I really really hate the Frontier/Homestead. Everything should be in Boston, imo. When you just have the one area, you can focus on it and make it great. Boston sucks in this game, and i think it's because there's too much attention on too many places.

It creates a lack of focus, which I think is the biggest problem with AC3.

Also, running through trees sucks. Experiment tried and failed.
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#18SLucky23Posted 2/5/2013 10:31:56 AM
From my own experience, my biggest problem was expecting Connor to live up to the character who preceeded him, and that wasn't a fair expectation. Ezio, in my opinion, was one of the greatest characters in any video game, ever. We were literally able to follow his life from his birth to his death, and just about everything in between. And if you're anything like me, you came to love the character. I was sad to see him go.

It took a second play-through of this game for me to realize my error. Connor is a great character in his own right. He's just nothing like Ezio. Ezio wore his heart on his sleeve. He openly displayed his emotions, from his heartbreaks to joys, and even his love. It was easy to relate to him, to understand his reactions to certain incidents and certain circumstances. Connor is just not like that. He has a hard shell, a shield for his emotions that can be as equally respected as Ezio's openness.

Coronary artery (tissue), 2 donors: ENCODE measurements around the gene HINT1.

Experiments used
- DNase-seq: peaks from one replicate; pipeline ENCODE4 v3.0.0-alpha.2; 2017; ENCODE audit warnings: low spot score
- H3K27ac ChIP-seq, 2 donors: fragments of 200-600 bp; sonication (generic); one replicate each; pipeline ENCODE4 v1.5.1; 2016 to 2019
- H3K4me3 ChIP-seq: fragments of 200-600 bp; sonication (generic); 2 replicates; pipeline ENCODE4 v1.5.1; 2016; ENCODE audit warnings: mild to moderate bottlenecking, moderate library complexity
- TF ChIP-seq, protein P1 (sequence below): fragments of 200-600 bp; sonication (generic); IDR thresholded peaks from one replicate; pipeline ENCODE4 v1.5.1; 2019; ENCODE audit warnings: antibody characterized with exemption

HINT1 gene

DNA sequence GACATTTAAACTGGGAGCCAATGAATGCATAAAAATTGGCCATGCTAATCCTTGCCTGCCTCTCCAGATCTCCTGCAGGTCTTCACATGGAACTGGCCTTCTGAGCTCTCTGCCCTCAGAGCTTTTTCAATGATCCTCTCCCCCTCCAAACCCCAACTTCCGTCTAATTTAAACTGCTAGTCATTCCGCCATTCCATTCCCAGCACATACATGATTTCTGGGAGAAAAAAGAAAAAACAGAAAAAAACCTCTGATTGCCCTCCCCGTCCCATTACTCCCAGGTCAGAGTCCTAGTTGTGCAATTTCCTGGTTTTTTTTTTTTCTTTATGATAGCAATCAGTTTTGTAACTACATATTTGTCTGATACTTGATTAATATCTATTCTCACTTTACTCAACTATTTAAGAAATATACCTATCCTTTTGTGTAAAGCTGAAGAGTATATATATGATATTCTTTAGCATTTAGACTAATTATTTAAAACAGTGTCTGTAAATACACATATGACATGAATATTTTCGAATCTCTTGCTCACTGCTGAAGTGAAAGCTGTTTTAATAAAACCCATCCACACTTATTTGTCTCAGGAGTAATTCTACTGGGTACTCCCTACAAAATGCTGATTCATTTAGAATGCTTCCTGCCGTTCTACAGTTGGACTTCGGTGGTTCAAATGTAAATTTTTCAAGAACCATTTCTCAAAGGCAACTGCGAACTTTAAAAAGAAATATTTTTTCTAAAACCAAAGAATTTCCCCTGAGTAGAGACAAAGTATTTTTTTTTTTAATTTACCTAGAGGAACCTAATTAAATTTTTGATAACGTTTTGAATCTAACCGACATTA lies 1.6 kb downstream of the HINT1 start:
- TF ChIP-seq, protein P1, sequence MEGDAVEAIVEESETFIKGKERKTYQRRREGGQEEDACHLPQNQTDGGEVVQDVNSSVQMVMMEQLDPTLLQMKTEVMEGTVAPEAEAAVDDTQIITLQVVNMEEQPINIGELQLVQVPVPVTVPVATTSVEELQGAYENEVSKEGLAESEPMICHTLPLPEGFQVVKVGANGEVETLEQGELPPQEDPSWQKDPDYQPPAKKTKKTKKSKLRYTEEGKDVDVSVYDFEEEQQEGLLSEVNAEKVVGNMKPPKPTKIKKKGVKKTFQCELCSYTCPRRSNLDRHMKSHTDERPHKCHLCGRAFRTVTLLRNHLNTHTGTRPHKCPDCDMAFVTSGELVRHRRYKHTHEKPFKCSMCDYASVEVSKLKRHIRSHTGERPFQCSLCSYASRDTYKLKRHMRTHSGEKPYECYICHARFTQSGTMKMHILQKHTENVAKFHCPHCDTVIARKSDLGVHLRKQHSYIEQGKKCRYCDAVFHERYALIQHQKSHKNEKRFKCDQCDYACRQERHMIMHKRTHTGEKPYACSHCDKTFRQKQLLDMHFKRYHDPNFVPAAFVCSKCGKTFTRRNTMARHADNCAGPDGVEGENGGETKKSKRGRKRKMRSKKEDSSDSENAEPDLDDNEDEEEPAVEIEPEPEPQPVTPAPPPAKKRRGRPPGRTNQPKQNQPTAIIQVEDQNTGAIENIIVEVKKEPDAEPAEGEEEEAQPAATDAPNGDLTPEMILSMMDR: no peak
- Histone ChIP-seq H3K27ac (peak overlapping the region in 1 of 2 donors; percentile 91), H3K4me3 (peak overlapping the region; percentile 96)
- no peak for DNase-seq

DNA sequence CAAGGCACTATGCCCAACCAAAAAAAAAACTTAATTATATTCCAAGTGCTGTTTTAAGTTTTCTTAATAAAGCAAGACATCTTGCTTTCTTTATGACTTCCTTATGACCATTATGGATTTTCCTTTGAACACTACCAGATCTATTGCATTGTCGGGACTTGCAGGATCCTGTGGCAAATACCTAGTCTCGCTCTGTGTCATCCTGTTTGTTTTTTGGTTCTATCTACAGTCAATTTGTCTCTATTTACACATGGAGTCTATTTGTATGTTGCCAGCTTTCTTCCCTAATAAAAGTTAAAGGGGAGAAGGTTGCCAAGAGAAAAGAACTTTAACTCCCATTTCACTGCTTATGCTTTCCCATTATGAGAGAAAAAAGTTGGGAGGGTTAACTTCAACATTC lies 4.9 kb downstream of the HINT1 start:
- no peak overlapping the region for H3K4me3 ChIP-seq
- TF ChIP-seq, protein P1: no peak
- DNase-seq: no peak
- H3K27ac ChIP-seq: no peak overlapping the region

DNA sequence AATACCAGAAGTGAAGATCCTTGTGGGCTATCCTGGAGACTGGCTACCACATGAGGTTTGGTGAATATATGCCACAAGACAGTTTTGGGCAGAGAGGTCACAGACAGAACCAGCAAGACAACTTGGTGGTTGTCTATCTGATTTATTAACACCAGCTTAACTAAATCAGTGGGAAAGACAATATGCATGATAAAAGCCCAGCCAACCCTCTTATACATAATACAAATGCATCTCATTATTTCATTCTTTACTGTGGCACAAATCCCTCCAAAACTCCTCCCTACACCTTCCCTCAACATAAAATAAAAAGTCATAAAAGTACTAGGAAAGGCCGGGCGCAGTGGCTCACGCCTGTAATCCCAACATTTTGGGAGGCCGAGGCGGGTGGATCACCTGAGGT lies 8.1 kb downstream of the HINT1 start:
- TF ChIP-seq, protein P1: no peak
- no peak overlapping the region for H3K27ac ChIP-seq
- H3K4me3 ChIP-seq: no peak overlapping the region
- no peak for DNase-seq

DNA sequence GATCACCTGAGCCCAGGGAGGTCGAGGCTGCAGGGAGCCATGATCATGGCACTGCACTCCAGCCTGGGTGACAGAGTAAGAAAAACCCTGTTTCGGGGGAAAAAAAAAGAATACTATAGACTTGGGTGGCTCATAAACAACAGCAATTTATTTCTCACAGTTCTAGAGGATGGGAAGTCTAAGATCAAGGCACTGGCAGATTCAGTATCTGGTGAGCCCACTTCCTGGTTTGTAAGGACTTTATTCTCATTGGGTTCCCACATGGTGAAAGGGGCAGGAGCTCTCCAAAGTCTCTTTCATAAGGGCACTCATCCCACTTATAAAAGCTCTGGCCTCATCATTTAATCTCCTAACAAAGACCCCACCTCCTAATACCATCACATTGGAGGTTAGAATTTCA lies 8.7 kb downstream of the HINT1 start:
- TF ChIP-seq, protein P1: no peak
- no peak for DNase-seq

By the end of my second play-through, I had developed a very strong liking for Connor's character. I really hope they don't scratch him just yet. I'd like for them to develop him further, and see his story through.
#19jay7018Posted 2/7/2013 9:57:24 AM
I feel bad for saying this but i agree i was just bored. I feel like they just put crap in the game to make it longer for the sake of being longer. Wasnt that i hated the game i just got bored
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#20Rob_IndahoodPosted 2/7/2013 11:31:50 AM